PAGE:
Senate appropriations earmark requests start rolling in
First batch of publicly disclosed earmark requests went live Friday
The Senate has officially kicked off its process for inserting “congressionally directed spending” into appropriations bills for the fiscal year starting Oct. 1, with almost all Democrats but only 15 Republicans in that chamber participating thus far.
The first batch of publicly disclosed earmark requests went live Friday, under Senate Appropriations Committee guidelines that members post their requests within 15 days of submitting them.
The first panel deadline for requests was June 16 for the Energy-Water subcommittee, responsible for the highly popular Army Corps of Engineers accounts, among others, though requests have also trickled in for the Agriculture subcommittee, which had a June 17 deadline.
Senate Republicans have been split on the subject of earmarks since it became apparent Democrats in both chambers intended to restore the practice this year after a decadelong absence, due to various “pay to play” scandals in the mid-2000s and the appearance of wasteful spending.
Of the 15 Republicans who’ve submitted requests so far, nine are members of the Appropriations Committee, led by ranking member Richard C. Shelby of Alabama, who’s retiring after this Congress.
Six Republicans on the spending panel haven’t asked for local projects yet, including Kentucky’s Mitch McConnell, the Senate minority leader and a onetime prolific earmarker, and Florida’s Marco Rubio, who faces a potentially tough swing-state reelection fight next year.
One noteworthy Republican who’s asked for earmarks is South Dakota’s John Thune, the No. 2 GOP senator and McConnell’s top vote counter. Thune’s sole request at this point is $21.9 million for a Bureau of Reclamation project in Tea, S.D., to build additional water delivery lines and expand the number of communities served in his home state as well as neighboring Iowa and Minnesota.
On the Democratic side, just two senators have yet to submit requests: Maggie Hassan of New Hampshire, considered one of the most vulnerable incumbents on her side of the aisle, and Montana’s Jon Tester, the top Democrat on the Senate Defense Appropriations Subcommittee, which isn’t accepting earmark requests this year.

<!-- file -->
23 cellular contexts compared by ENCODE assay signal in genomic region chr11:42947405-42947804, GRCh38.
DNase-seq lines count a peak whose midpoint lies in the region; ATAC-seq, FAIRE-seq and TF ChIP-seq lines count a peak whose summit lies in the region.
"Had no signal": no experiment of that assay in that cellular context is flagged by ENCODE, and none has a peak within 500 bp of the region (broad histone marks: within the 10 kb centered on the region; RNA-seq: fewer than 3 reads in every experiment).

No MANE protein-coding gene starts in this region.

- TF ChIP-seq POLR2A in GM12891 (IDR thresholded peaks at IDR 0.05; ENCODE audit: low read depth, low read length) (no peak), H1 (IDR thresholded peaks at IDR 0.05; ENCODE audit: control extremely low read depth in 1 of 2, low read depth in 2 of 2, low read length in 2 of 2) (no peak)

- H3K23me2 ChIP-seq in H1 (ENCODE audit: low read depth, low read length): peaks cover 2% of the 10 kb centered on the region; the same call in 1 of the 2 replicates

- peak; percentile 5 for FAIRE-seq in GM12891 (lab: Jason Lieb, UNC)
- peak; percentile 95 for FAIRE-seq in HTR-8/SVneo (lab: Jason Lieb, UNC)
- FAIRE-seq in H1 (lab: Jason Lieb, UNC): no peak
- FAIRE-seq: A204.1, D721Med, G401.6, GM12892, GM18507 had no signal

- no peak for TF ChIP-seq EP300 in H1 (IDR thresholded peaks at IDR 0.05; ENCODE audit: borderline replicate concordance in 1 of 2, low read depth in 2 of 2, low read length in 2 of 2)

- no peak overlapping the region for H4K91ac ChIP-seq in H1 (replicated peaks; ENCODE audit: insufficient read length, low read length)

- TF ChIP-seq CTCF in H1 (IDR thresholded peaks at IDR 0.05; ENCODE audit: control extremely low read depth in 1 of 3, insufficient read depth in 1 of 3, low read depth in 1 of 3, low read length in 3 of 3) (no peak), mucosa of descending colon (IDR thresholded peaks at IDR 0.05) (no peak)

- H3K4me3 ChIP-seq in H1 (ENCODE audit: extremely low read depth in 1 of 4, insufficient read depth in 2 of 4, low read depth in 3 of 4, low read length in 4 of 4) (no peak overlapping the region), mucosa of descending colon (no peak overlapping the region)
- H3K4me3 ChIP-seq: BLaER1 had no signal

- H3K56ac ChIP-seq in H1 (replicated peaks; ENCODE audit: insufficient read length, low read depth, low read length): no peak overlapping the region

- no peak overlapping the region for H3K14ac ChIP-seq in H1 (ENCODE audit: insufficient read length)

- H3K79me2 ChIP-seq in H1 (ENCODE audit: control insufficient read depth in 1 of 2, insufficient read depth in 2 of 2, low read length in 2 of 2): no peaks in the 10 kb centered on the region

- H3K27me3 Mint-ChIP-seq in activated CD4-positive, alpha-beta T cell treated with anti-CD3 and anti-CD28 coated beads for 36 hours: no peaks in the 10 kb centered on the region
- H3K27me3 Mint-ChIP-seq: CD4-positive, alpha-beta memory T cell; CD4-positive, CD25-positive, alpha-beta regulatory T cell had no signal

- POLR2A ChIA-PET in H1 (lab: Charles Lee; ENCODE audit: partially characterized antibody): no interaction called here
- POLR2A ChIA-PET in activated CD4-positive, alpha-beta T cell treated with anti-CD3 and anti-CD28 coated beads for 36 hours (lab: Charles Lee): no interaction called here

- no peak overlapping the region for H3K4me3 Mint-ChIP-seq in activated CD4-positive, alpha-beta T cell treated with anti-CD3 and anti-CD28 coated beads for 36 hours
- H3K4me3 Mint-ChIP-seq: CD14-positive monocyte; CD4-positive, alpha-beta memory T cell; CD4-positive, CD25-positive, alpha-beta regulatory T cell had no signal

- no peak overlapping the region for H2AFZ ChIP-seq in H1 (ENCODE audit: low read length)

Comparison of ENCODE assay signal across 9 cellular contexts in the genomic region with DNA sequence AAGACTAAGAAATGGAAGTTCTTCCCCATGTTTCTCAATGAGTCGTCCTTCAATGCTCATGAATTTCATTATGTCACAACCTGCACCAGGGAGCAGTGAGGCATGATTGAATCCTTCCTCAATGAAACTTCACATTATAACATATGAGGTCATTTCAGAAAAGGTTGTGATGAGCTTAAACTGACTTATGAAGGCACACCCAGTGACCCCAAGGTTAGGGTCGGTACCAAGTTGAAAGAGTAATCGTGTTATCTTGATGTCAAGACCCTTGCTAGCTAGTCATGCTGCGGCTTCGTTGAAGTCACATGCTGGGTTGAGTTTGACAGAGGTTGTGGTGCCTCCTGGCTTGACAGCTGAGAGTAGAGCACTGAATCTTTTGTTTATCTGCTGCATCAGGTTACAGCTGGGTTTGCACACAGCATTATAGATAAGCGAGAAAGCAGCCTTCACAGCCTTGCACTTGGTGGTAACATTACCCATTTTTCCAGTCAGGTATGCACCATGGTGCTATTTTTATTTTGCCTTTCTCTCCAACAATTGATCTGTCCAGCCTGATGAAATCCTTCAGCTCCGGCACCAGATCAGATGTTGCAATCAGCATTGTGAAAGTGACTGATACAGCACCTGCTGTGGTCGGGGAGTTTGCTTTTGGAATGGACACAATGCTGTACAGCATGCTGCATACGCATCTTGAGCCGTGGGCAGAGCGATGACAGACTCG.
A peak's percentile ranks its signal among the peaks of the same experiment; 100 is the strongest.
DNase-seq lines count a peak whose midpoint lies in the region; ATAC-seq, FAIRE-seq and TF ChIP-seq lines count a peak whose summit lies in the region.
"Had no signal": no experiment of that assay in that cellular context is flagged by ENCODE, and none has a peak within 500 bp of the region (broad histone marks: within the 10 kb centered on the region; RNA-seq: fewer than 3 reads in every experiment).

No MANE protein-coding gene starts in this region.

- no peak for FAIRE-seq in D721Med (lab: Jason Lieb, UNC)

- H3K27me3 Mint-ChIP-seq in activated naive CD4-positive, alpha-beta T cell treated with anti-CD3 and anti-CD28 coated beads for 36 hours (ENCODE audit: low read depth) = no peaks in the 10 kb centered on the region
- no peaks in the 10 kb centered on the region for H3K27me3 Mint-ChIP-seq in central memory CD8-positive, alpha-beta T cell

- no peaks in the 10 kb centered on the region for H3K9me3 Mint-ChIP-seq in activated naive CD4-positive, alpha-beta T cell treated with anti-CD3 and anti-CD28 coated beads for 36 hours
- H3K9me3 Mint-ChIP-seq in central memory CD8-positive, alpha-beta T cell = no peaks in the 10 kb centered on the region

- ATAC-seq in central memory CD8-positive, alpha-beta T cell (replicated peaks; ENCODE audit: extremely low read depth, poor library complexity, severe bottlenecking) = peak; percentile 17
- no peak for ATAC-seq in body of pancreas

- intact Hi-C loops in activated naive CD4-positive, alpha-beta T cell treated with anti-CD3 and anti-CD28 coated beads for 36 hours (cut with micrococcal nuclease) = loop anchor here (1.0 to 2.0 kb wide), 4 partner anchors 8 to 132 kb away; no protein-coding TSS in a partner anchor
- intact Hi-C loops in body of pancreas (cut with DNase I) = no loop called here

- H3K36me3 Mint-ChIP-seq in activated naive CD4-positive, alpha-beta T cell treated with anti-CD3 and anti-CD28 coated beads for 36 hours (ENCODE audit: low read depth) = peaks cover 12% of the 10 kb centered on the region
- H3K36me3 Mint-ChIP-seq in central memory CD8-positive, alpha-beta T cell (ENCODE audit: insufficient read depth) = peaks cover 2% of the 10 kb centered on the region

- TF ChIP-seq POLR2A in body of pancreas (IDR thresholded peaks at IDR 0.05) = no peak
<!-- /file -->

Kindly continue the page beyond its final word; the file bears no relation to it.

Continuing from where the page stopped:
One Appropriations panel Democrat whom party leaders need to be especially attentive to is West Virginia’s Joe Manchin III, whose independent streak in the 50-50 chamber means much of President Joe Biden’s agenda hinges on him.
Manchin has submitted requests so far for both the Agriculture and Energy-Water bills; the largest is nearly $12.9 million for stormwater system improvements in the town of Rainelle, W.Va.
Other sizable Manchin requests include $7 million for a community development center at Eastern West Virginia Community and Technical College, and $4 million for an activity center in Baker, W.Va., including “a pool, racquetball courts, indoor basketball court, tennis court, public library, fitness center, table tennis with an attached shell building with inside walking/jogging track.”
The number of GOP senators requesting earmarks is of particular interest after the party opted to leave its “permanent ban” on earmarks in its rules earlier this year during a closed-door meeting.
Top Republicans, including Shelby and Missouri’s Roy Blunt, the ranking member on Labor-HHS-Education Appropriations, were adamant the outcome of the meeting didn’t really matter because the rule wasn’t binding on members.
Republicans’ earmark requests are also important because they will determine how much finding GOP senators ultimately get for their states.
Senate Appropriations Chairman Patrick J. Leahy, D-Vt., originally said in March that Republicans would receive half of the earmarked funds in the fiscal 2022 spending bills.
He later altered that in May when spokesman Jay Tilton said it was Leahy’s “intention” to split the projects 50-50 unless “Senate Republicans did not participate in requesting earmarks in a significant way.”
Democrats declined to define exactly what would qualify as “significant.”
The Senate Appropriations Committee’s earmarks process is slightly different than the one underway in the House spending panel.
House members were capped at requesting 10 projects total but senators face no such limit on how much funding they can request throughout the nine spending bills that are available to earmark for the first time in a decade.
The two chambers do share several overlapping rules including that total earmarks approved will be capped at 1 percent of discretionary spending and that no for-profit entities can receive congressionally directed funds.
Senators also have to certify that neither they nor their immediate family has any financial interest in the project.
Leahy hasn’t announced a markup schedule yet, but Tilton said earlier this week that the panel may start considering its versions of the fiscal 2022 spending bills in late July or early August before the chamber adjourns for its summer recess.